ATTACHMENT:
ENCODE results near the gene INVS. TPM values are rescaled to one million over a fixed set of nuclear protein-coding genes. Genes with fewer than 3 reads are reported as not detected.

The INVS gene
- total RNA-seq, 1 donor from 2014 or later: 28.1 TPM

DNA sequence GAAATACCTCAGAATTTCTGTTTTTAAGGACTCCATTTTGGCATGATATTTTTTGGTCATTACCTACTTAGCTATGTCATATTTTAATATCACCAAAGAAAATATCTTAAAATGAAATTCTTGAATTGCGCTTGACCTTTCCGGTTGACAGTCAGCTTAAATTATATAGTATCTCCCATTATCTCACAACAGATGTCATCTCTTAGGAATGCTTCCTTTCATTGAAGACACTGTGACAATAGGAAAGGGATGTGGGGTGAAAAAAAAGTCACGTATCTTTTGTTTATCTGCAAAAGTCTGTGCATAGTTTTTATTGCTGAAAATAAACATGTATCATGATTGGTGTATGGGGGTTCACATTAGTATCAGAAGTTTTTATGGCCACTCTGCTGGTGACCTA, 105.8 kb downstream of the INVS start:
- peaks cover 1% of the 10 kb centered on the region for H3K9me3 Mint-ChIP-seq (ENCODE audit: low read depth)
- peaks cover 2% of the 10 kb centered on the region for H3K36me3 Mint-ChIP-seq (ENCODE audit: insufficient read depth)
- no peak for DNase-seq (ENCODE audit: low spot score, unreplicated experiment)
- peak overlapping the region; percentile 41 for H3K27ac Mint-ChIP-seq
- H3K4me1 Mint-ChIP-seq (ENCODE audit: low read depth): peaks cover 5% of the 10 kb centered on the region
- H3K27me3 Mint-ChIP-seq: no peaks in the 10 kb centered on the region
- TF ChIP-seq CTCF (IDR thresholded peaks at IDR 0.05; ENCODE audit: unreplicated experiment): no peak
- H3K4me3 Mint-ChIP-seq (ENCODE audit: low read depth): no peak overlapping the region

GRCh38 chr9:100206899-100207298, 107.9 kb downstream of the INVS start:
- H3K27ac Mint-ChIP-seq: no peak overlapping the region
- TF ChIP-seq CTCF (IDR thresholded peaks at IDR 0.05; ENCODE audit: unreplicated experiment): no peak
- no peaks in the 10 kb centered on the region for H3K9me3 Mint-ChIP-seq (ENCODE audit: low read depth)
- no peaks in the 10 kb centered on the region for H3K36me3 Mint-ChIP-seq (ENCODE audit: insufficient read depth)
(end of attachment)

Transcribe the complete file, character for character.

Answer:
ENCODE results near the gene INVS. TPM values are rescaled to one million over a fixed set of nuclear protein-coding genes. Genes with fewer than 3 reads are reported as not detected.

The INVS gene
- total RNA-seq, 1 donor from 2014 or later: 28.1 TPM

DNA sequence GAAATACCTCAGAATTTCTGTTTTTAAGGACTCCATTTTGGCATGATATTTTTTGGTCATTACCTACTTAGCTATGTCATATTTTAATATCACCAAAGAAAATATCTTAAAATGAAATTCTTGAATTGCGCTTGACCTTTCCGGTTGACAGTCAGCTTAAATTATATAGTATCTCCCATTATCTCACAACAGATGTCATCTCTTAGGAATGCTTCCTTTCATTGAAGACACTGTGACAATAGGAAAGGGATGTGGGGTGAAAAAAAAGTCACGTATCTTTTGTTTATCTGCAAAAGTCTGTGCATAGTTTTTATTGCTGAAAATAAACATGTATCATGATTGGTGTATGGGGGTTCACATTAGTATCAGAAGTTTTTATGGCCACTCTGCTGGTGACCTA, 105.8 kb downstream of the INVS start:
- peaks cover 1% of the 10 kb centered on the region for H3K9me3 Mint-ChIP-seq (ENCODE audit: low read depth)
- peaks cover 2% of the 10 kb centered on the region for H3K36me3 Mint-ChIP-seq (ENCODE audit: insufficient read depth)
- no peak for DNase-seq (ENCODE audit: low spot score, unreplicated experiment)
- peak overlapping the region; percentile 41 for H3K27ac Mint-ChIP-seq
- H3K4me1 Mint-ChIP-seq (ENCODE audit: low read depth): peaks cover 5% of the 10 kb centered on the region
- H3K27me3 Mint-ChIP-seq: no peaks in the 10 kb centered on the region
- TF ChIP-seq CTCF (IDR thresholded peaks at IDR 0.05; ENCODE audit: unreplicated experiment): no peak
- H3K4me3 Mint-ChIP-seq (ENCODE audit: low read depth): no peak overlapping the region

GRCh38 chr9:100206899-100207298, 107.9 kb downstream of the INVS start:
- H3K27ac Mint-ChIP-seq: no peak overlapping the region
- TF ChIP-seq CTCF (IDR thresholded peaks at IDR 0.05; ENCODE audit: unreplicated experiment): no peak
- no peaks in the 10 kb centered on the region for H3K9me3 Mint-ChIP-seq (ENCODE audit: low read depth)
- no peaks in the 10 kb centered on the region for H3K36me3 Mint-ChIP-seq (ENCODE audit: insufficient read depth)